NEW YORK (AdAge.com) -- Although demand for ad time in the Super Bowl had cooled somewhat along with the economy, media buyers are predicting activity for the last parcel of inventory should ramp up heavily next week after advertisers learn which teams will make it to the gridiron classic.NBC, which will air Super Bowl XLIII Feb. 1, is telling buyers it has sold about 90% of its inventory, and has only around six 30-second berths left, mostly in the fourth quarter. These same buyers believe NBC may actually have as many as nine to 11 spots left to sell. The Peacock boldly asked for $3 million per 30-second ad in the summer and fall, but people familiar with knowledge of the current negotiating stance suggest spots can be had for between $2.7 million to $2.9 million; those prices may come in tandem with securing a marketer's commitment to extend its presence to NBC's pre-game or post-game shows or to other NBC sports inventory. "We are in active conversations," said Brian Walker, an NBC Sports spokesman. Bigger push expected
A media-buying executive said buyers expect a bigger push to come after this weekend's games, and they will press for lower prices. One advertiser, Denny's, recently announced it would advertise in the game for the first time. One person familiar with the situation said Denny's finalized its purchase in the last few weeks. Teleflora, presumably taking advantage of reaching a wide swath of men two weeks before Valentine's Day, also bought an ad for the first time in the game to tout its flower-delivery service. Typically, advertisers care not a whit about which teams make it to the Super Bowl each year. The broadcast of the game has, in the last decade, typically drawn between 87 million and 93 million people, according to Nielsen Media Research. Last year's contest, which matched two major-market teams -- the New York Giants and the New England Patriots -- broke records by attracting more than 97 million viewers. This year is expected to be different. While the game will, of course, still reach one of the biggest audiences of the year, it may not set records. Of the four teams that could gain a Super Bowl berth this weekend -- the Philadelphia Eagles, the Pittsburgh Steelers, the Arizona Cardinals and the Baltimore Ravens -- none hails from a major market and only the Steelers have a strong Super Bowl history and a brand that extends to the broader nation, buyers and sports-marketing experts noted. "Even though they come from a smaller market, they have a rich history and are a traditionally well-thought-of franchise, whether you root for them or against them," said David Carter, executive director of the University of Southern California's Sports Business Institute. Teams not as important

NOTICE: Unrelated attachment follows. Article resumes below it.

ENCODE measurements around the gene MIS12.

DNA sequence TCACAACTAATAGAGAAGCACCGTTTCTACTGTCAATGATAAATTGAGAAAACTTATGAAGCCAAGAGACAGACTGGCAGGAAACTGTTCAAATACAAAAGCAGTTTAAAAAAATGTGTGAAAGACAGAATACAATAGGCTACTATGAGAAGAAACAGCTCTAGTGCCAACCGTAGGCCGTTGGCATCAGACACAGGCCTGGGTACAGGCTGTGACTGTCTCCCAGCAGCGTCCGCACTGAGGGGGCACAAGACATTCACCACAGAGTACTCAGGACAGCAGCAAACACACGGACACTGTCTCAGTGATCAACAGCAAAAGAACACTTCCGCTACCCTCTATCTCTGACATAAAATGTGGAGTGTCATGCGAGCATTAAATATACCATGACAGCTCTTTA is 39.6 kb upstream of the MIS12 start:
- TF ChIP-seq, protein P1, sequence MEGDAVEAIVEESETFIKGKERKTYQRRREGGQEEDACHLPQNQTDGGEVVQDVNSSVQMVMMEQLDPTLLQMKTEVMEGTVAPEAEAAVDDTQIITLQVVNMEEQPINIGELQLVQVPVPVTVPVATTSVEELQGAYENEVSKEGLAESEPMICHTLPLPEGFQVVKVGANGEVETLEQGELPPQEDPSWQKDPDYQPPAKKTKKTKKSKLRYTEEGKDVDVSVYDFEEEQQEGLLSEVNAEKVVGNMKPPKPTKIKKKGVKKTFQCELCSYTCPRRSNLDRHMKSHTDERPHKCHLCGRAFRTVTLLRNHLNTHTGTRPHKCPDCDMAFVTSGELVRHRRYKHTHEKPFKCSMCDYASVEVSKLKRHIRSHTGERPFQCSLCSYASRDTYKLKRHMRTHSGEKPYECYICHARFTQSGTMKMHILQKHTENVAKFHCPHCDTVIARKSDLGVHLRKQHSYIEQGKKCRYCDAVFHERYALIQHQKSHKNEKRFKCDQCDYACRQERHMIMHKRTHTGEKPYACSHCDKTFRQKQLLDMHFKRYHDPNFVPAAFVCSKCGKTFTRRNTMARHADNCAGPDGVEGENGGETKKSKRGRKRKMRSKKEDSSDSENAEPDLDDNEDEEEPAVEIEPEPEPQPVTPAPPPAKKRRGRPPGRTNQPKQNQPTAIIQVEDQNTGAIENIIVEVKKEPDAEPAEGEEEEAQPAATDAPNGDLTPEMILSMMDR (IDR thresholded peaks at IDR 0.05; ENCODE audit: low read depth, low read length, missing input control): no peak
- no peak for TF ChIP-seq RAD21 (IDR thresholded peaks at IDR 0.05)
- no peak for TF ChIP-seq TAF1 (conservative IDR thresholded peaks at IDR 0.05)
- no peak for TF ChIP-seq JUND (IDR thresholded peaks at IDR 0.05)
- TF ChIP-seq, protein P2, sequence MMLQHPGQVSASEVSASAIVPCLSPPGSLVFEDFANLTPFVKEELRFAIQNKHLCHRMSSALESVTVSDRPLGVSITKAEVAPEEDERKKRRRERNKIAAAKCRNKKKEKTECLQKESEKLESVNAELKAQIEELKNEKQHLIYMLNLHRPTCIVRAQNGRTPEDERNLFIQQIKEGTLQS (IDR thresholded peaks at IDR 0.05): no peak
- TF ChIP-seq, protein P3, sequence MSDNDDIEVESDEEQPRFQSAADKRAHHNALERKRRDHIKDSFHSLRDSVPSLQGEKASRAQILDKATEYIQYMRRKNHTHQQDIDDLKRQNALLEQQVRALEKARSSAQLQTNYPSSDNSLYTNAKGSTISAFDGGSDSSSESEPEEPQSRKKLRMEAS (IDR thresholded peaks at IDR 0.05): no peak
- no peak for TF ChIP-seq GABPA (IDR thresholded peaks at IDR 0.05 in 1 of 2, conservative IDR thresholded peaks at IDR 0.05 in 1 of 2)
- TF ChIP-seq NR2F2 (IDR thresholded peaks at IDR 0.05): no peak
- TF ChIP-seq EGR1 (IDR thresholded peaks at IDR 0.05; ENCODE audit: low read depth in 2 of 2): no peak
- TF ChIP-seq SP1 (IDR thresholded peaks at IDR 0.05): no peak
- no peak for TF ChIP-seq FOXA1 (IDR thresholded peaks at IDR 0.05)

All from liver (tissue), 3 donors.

Of course, the Super Bowl has been better known for the media hype and the commercials surrounding the event than it has for its classic contests. The cranky barfly will tell you that the game is often lopsided, and that ratings often dip significantly the later one gets into the third and fourth quarter. "Match-ups normally aren't a factor," said Neal Pilson, a sports-TV consultant who is a former president of CBS Sports. Still, he noted: "It's somewhat unusual for Super Bowl inventory to be available this late." NBC is in something of a pickle. It may face demands for lower prices but it sold the bulk of its Super Bowl ad inventory to marketers who paid good money when economic times were not as bad and who were looking at last year's record-setting broadcast on News Corp.'s Fox. "It's important to a lot of people that the integrity of the price stays the same or that adjustments are made," said one media buyer. "There are a lot of things they can still do to uphold the actual price, a lot of things they can do to help make it seem more attractive." Next week should see bring more transparent activity around the contest's advertising lineup.